This “No. 1” of Mozart’s eighteen total piano sonatas is nevertheless not the very first one that he composed. It is well known that the “Wunderkind” Mozart had previously written at least four piano sonatas (K. Anh. 199–202), though these have never surfaced. And the sequence 1–6 of the piano sonatas K. 279–284, which were probably composed in Munich at the beginning of 1775, is based solely on Mozart’s retroactive numbering of them (with just the manuscript of the first movement of the first sonata having been lost). In the family correspondence these six sonatas are, incidentally, characterized many times as the “difficult sonatas.” That can scarcely be meant in a technical sense, but, as the editor of the Henle Urtext edition, Ernst Herttrich, surmises, might rather have alluded to their enormous “aesthetic, interpretive demands,” given that “Mozart furnished … the six sonatas with exceptionally rich dynamic and articulation markings … more than any of his previous works.”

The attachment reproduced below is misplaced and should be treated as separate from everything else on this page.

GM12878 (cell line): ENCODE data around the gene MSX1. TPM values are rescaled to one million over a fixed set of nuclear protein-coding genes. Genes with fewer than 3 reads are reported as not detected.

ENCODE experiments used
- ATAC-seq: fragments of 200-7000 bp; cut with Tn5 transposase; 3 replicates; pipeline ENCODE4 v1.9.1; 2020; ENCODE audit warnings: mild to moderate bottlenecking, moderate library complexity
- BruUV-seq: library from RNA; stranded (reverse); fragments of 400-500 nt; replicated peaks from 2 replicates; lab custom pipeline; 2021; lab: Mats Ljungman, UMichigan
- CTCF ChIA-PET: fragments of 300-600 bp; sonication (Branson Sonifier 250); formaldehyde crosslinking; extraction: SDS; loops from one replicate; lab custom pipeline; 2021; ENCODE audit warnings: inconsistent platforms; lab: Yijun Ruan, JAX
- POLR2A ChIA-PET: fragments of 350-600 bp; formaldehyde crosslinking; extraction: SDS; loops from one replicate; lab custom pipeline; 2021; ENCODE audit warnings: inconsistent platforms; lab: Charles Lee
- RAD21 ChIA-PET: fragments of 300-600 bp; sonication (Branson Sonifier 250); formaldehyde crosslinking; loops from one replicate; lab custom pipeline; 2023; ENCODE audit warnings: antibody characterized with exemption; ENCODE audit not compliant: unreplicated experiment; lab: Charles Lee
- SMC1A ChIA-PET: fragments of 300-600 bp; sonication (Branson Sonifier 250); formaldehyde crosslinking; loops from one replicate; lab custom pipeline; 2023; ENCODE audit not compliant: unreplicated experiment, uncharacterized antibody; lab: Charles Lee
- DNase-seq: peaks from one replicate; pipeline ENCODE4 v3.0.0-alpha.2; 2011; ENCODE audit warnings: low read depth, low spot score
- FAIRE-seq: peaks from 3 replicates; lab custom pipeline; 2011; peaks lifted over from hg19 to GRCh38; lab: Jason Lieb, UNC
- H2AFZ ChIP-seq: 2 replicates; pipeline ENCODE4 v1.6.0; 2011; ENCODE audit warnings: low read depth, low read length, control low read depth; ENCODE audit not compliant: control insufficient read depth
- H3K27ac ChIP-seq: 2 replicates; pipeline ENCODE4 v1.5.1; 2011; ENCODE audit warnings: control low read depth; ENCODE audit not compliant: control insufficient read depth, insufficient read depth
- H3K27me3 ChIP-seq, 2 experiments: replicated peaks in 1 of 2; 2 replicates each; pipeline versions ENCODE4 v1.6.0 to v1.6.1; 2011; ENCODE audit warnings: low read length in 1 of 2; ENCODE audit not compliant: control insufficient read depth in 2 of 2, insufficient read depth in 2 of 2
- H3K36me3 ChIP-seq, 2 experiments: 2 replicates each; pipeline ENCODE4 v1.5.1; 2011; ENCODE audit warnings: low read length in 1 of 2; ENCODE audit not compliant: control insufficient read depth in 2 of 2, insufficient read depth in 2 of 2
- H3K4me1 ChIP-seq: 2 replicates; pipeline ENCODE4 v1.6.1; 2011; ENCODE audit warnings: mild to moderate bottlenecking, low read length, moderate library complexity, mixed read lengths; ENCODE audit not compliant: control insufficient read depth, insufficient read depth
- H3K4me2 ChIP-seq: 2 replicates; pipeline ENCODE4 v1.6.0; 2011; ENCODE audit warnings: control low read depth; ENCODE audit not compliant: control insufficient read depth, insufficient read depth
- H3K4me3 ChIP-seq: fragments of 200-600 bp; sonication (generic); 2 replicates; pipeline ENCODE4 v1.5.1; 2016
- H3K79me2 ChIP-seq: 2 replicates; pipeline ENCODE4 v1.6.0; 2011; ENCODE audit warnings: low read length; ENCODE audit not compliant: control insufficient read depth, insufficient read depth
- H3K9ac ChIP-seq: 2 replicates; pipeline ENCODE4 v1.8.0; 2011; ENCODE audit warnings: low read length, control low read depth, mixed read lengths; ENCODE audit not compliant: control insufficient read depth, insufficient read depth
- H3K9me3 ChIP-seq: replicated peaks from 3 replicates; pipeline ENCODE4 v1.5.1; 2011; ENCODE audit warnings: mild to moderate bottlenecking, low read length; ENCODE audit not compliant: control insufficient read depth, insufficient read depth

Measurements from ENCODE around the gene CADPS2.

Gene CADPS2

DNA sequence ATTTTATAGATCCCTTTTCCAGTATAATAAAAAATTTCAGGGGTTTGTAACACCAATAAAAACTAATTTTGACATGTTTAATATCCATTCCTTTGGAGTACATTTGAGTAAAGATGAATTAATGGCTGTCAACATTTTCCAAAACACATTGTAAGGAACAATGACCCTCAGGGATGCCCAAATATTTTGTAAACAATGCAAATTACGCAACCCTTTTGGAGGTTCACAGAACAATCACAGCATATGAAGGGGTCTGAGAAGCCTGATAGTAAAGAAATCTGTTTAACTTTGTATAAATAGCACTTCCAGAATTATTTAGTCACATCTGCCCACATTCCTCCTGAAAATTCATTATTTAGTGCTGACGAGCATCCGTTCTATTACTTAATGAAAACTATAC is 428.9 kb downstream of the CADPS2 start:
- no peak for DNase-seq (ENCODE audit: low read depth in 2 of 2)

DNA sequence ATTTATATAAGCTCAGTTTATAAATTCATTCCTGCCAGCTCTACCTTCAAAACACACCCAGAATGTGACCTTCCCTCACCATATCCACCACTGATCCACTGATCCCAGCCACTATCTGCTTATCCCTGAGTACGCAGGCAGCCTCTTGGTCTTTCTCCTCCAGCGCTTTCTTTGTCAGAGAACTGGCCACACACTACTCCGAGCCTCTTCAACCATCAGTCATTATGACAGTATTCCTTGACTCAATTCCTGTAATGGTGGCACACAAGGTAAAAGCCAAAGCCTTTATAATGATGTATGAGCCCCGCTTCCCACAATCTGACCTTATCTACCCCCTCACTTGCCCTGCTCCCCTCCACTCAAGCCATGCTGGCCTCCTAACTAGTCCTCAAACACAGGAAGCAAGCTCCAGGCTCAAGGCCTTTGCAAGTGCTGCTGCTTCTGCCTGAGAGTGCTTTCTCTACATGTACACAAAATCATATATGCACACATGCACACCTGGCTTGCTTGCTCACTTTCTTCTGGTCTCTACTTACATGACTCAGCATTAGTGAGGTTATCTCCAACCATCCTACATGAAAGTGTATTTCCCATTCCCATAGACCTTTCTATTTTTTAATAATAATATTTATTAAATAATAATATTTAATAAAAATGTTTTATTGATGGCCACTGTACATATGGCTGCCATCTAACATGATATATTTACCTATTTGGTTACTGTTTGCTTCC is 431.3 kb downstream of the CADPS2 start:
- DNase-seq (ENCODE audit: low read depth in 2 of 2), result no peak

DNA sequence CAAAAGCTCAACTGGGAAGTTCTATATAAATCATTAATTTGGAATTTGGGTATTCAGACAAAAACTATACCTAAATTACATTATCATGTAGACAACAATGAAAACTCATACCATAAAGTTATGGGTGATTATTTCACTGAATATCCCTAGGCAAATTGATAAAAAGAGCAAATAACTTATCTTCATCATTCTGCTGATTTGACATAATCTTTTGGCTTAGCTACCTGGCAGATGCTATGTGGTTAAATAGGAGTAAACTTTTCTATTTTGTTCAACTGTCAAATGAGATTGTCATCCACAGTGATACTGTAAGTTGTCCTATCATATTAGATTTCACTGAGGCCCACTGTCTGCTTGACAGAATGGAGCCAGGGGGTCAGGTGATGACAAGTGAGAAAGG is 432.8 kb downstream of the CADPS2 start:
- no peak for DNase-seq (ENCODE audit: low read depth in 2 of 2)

More information